I use the Application Specific passwords as Device Specific instead. I have a code for my Phone, laptop, and desktop computers. So...If one of the devices gets stolen or sold, I just expire the one code. Much easier to manage 4 or 5 codes than a bunch of codes for a lot of apps.
As we discussed last February, and again a few days ago after the Washington Post noticed, Microsoft installed without permission a hard-to-remove Firefox extension along with a service pack for .NET Framework 3.5. Reader Pigskin-Referee lets us know that, as it turns out, Microsoft issued a fix a month ago; details here.
Dan Kegel (who admits to being a Chrome developer) writes to point out a post from Mike Smith and Karen Grunberg, Product Managers for Google Chrome, with some good news for non-Windows users who want to play with Chrome: "In order to get more feedback from developers, we have early developer channel versions of Google Chrome for Mac OS X and Linux (for a couple of different Linux distributions), but whatever you do, please DON'T DOWNLOAD THEM! Unless of course you are a developer or take great pleasure in incomplete, unpredictable, and potentially crashing software." (The announcement continues below.)
An anonymous reader writes "According to an article from PC World, a source close to the CSS Managed Recording forum said that technology which allows movies to be downloaded and burned to blank DVDs, using the same content-protection system as commercial discs, received official approval on Thursday. 'The technology will require discs that are slightly different from the conventional DVD-Rs found in shops today. The burned discs will be compatible with the vast majority of consumer DVD players ... Despite Thursday's approval, services that allow consumers to legally download and burn movies in their own homes are unlikely to appear quickly. The DVD CCA said it will be initially restricted to professional uses. These might include kiosks in retail stores where consumers can purchase and burn discs in a controlled environment.'"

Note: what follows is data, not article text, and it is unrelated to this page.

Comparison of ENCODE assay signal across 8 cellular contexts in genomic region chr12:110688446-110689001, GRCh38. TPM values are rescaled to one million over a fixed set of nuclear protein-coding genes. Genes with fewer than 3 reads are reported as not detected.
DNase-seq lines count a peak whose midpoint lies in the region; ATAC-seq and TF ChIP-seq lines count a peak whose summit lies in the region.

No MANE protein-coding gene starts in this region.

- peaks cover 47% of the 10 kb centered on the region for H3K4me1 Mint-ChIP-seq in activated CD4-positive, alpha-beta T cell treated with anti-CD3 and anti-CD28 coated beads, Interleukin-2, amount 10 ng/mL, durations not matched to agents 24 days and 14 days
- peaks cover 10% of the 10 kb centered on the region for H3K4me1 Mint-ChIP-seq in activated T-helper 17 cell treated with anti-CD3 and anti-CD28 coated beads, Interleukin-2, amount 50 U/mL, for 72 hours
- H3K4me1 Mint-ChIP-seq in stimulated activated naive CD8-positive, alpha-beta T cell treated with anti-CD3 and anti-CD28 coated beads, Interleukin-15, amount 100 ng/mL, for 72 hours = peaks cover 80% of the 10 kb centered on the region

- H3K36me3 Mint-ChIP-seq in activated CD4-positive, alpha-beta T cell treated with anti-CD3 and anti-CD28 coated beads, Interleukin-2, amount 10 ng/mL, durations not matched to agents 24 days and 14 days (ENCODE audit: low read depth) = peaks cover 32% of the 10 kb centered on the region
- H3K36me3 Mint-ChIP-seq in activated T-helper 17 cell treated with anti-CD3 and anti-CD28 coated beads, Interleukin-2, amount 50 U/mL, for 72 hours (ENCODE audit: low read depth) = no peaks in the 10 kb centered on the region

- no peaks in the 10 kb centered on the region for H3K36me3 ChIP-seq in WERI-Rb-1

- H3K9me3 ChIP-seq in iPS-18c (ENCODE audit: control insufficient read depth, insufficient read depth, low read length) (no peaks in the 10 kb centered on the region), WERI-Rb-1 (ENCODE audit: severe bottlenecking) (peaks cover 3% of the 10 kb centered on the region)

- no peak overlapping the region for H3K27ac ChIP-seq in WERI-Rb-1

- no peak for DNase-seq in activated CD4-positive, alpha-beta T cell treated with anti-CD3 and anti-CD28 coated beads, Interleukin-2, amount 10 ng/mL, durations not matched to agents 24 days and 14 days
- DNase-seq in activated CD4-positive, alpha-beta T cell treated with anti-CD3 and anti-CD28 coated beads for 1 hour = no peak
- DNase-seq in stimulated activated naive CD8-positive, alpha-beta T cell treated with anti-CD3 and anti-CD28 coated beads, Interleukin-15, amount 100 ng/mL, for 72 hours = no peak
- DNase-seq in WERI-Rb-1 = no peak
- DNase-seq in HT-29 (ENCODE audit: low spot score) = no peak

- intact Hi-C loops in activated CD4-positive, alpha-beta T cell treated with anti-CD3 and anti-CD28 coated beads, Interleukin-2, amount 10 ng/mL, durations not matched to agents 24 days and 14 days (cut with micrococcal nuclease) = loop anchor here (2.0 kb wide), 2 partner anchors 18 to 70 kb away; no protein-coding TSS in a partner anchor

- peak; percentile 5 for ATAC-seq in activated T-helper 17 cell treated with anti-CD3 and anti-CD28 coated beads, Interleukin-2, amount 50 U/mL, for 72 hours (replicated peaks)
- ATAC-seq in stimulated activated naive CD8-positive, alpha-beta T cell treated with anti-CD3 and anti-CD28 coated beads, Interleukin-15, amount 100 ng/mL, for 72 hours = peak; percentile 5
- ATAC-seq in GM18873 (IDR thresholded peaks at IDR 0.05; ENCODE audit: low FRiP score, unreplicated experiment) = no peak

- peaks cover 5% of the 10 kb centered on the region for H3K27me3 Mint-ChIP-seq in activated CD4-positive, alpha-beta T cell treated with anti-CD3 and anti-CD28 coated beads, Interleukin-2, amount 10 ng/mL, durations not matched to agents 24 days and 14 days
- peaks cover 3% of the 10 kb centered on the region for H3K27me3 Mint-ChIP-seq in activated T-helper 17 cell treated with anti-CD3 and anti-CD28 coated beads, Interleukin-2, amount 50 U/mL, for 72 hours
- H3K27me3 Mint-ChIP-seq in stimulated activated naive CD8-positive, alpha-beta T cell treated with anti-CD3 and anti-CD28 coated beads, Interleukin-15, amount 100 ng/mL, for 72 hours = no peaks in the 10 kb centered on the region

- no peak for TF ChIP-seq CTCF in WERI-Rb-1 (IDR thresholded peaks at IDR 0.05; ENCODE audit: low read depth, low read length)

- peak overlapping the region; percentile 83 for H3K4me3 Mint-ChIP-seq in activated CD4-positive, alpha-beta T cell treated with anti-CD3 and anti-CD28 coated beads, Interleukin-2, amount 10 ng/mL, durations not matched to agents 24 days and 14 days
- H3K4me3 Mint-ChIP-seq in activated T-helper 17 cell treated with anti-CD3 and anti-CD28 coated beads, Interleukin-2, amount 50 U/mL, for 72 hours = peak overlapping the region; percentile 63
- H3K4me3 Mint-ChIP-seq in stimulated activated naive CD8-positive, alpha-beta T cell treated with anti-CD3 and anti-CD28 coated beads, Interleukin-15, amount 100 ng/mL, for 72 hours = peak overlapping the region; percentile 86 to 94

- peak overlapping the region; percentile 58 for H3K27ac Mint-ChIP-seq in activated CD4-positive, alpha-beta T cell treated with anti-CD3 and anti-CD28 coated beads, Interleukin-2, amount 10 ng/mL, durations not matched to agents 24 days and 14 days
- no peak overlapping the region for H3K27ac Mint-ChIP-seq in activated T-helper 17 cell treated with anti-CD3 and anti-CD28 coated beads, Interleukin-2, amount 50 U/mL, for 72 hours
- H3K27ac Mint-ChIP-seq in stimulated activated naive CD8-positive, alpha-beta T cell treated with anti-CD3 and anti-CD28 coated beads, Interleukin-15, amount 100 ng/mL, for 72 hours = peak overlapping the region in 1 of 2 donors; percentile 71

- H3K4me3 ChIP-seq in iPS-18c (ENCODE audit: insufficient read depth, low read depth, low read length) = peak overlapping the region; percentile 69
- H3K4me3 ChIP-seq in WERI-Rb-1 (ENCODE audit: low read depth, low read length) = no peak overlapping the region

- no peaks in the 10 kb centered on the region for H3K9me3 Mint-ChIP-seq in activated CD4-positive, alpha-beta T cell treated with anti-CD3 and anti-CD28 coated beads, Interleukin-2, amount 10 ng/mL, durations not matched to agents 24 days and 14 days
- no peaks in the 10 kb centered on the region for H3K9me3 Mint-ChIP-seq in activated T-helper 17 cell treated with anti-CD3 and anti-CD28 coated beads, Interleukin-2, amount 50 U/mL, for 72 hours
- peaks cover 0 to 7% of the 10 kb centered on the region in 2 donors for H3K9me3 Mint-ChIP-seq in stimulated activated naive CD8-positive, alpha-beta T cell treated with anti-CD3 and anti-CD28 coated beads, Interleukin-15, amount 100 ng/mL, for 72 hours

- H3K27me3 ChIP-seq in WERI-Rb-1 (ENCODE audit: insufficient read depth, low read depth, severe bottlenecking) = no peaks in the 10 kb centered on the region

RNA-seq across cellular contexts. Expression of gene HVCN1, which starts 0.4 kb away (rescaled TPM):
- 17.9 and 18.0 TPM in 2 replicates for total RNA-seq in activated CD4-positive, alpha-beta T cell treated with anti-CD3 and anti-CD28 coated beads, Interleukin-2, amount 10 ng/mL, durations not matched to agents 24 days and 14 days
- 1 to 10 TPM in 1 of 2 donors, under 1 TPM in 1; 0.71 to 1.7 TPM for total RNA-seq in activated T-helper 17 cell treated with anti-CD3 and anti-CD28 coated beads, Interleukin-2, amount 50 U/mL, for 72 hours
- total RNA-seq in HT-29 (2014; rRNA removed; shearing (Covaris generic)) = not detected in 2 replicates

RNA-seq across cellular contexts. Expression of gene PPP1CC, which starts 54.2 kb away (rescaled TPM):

hellopolly writes: According to this article "The Copyright Royalty Board (CRB) has announced its decision on Internet radio royalty rates, rejecting all of the arguments made by Webcasters and instead adopting the "per play" rate proposal put forth by SoundExchange(a digital music fee collection body created by the RIAA)." Apparently this is between 100-200% of all the revenue that a small independent webcaster can generate. I know I would not have bought quite a few CD's if would not have heard it on Radio Paradise first. So do the record labels really want to drive internet radio out of business?